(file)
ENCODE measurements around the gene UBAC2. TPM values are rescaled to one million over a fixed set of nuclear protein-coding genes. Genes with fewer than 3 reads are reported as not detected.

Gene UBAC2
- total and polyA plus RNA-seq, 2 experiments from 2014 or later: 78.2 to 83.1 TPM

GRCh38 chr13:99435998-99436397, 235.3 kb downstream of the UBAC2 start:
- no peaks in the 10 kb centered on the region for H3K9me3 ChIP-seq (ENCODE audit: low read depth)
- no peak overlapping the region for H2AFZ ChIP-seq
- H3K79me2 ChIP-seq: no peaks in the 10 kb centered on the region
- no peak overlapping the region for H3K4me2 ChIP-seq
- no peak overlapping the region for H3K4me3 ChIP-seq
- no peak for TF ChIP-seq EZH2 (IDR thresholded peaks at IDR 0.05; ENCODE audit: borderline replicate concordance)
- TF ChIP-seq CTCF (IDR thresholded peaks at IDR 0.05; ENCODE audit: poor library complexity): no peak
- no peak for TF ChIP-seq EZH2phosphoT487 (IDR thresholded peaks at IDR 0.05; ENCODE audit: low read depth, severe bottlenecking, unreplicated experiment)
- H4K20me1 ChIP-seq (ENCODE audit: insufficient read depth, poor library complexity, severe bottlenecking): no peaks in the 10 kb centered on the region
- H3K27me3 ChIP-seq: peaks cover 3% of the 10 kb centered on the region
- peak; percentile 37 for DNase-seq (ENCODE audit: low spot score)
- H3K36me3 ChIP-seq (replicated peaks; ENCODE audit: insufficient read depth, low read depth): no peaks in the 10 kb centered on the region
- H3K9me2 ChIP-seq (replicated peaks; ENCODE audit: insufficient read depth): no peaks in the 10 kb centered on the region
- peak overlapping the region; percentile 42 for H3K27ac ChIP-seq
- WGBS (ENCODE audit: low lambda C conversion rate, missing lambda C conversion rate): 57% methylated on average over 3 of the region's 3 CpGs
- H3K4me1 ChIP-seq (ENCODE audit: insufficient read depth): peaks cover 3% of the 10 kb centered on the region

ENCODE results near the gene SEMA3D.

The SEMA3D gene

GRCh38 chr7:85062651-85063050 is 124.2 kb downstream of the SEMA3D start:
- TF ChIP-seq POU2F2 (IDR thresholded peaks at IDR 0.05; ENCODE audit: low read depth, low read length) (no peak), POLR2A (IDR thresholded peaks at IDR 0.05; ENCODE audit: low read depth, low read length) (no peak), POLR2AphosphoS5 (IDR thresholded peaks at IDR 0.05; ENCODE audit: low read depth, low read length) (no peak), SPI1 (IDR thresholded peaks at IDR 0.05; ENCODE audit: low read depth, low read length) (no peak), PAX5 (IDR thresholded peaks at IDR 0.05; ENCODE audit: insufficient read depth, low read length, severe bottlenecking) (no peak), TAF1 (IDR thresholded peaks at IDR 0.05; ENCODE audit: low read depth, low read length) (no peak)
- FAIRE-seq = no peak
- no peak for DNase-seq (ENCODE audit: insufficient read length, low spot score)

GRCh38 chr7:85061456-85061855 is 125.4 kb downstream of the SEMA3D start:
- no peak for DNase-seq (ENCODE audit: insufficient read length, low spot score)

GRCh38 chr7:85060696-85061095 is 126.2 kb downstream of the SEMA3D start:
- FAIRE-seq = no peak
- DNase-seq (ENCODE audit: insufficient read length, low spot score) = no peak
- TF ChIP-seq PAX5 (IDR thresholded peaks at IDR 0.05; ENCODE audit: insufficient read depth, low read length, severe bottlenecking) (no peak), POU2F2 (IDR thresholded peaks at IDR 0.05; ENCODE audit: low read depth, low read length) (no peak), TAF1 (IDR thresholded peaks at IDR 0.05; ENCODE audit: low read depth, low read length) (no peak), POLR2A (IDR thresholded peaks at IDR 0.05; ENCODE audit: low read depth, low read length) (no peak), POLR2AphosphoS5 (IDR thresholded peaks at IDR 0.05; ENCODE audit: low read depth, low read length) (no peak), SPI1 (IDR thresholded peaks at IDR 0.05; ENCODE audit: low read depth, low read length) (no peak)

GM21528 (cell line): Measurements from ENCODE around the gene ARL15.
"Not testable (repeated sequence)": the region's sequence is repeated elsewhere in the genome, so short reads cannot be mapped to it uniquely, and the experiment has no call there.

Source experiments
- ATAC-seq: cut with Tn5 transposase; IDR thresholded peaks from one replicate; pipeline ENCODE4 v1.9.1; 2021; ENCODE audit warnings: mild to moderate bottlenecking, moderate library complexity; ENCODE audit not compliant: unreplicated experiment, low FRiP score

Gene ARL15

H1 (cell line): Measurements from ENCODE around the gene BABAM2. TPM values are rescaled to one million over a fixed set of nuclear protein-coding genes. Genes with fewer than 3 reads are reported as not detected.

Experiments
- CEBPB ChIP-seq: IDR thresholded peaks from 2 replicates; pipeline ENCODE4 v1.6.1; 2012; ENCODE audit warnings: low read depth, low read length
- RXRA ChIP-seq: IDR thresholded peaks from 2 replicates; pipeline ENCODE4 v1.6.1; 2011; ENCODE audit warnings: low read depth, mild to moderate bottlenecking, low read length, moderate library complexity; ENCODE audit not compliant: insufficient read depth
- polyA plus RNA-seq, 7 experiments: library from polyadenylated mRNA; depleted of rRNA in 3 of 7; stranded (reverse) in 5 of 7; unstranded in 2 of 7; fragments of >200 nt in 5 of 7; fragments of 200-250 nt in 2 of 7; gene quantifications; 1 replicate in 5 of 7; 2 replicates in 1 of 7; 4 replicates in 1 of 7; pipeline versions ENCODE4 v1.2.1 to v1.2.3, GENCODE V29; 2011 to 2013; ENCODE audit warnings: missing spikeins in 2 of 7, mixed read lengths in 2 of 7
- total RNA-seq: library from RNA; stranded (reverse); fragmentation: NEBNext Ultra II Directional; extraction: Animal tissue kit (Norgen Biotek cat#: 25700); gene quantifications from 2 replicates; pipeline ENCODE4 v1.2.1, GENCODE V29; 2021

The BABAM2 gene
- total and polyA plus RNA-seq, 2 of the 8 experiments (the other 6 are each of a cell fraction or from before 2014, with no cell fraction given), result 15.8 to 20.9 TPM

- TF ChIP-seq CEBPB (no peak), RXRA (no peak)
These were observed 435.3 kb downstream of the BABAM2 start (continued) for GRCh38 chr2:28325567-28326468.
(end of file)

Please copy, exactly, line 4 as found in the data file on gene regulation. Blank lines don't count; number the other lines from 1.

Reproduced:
GRCh38 chr13:99435998-99436397, 235.3 kb downstream of the UBAC2 start: